Thanks to our capitalist society and the brilliance of social media and FOMO, we’re constantly looking towards the next new thing. One company that has captured our hearts so eloquently is Apple. In 1976, Steve Jobs brilliantly created a company that would soon dominate Big Tech with its sleek designs and constant updates to its products. Less than 15 years ago, the first iPhone model came out and now they’re 24 different models.
On any given subway car in New York City, you’ll spot the newest Apple product, whether it’s the Liquid Retina display of iPhone Xs and iPhone 11s or the trendy, wireless AirPods. Same goes for Colby’s campus, where I can’t remember the last time I’ve seen the smaller body of the iPhone 5. With easy upgrades and crafty marketing, no one can seem to handle not having the newest thing (or at least relatively newest), myself included.
As quickly as I notice people in NYC and Colby sporting the new iPhones, coming to Scotland I noticed almost the opposite. Of course, there are people with AirPods and iPhone X/11s but the quantity is noticeable lower. Sitting in the library, I’m quick to see the significantly smaller body of the iPhone 5, a model that dates back to 2012. A couple weeks ago, I went down to Leeds, England to visit a high school friend who moved to the UK two years ago. “People aren’t as obsessed with material objects here. In some circles, it’s not cool to constantly display wealth,” she noted when I asked about some cultural differences she’s witnessed. She herself still had her trusty iPhone 6, a phone she’s had since high school.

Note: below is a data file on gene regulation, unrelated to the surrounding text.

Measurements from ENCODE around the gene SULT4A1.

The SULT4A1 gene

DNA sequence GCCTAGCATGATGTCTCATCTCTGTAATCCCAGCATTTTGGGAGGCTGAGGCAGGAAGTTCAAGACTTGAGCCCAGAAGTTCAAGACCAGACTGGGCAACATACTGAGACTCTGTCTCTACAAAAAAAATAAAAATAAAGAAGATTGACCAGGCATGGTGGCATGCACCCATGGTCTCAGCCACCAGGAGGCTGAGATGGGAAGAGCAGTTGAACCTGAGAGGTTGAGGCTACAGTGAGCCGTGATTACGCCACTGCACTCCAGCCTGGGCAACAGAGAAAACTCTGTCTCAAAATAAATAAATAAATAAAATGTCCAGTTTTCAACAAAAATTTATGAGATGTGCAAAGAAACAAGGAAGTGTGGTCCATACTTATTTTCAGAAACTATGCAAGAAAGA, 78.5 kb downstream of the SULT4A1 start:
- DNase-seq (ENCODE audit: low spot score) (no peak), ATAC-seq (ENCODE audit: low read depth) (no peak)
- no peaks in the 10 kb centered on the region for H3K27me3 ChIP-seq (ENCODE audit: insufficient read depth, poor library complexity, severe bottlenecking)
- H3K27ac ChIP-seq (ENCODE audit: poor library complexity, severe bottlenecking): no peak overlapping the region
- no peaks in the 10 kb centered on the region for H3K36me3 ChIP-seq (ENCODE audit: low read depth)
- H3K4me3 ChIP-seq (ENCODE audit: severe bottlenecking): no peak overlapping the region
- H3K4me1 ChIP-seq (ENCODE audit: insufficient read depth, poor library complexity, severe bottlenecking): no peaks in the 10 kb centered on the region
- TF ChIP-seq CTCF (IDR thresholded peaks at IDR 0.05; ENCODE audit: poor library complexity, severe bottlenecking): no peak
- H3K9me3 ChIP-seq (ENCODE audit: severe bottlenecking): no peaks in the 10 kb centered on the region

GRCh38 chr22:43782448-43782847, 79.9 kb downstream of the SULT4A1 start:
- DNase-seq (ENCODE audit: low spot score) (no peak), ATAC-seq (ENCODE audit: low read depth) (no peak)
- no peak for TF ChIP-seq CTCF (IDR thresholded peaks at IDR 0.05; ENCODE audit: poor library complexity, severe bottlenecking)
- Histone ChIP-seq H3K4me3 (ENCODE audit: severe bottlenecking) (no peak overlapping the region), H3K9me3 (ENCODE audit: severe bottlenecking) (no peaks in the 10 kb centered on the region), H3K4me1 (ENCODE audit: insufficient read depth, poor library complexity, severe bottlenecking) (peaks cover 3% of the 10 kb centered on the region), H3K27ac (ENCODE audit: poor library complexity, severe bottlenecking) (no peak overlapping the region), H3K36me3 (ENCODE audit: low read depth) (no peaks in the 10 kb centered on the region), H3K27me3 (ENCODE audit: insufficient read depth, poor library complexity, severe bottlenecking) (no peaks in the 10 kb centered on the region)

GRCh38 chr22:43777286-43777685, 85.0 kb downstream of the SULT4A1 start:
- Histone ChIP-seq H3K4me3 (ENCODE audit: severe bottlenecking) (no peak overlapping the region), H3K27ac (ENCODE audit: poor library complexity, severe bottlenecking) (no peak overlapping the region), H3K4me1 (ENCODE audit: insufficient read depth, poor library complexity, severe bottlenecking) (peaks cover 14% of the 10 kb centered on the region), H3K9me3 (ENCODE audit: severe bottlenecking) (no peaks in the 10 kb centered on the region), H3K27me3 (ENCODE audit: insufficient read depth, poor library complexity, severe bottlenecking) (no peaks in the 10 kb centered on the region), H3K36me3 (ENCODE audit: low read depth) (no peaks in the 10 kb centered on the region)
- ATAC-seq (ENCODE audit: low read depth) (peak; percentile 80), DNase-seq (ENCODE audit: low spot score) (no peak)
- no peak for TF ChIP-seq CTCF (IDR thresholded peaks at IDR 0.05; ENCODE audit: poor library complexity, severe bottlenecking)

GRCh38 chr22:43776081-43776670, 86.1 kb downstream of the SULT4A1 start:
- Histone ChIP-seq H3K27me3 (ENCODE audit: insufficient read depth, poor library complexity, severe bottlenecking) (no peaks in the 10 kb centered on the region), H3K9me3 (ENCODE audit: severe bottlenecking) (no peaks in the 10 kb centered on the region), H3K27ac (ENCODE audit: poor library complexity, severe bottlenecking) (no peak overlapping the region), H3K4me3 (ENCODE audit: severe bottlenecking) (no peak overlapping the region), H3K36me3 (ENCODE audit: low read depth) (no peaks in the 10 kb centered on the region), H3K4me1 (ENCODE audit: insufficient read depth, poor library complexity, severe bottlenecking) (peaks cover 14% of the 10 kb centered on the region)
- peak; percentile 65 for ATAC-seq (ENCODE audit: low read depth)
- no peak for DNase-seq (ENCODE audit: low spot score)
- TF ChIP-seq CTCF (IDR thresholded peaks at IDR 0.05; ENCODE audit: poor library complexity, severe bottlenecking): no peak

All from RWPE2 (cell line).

A common trait Americans are associated with is materialistic. Even if we think about the American Dream, along with freedom and equality, it can be equated to financial success. Our consumerist ideals have a lot of consequences, a notable one in my environmental discipline is e-waste. With updated models to our phones, iPads, and laptops coming out at rapid fire, the United States is producing and attempting to offset massive amounts of e-waste internationally. I’m personally conflicted on whether I believe there is more responsibility on consumers or producers to combat over consumerism and environmental consequences. With absolutely no research done regarding the matter, there’s a possibility that due to culturally difference consumer habits, the UK may not be struggling as much as the US to dispose of massive quantities of e-waste. I wonder if there are a couple tips Brits could give us Americans to re-orient ourselves to non-materialistic ideals. Or maybe it’s just second nature to them.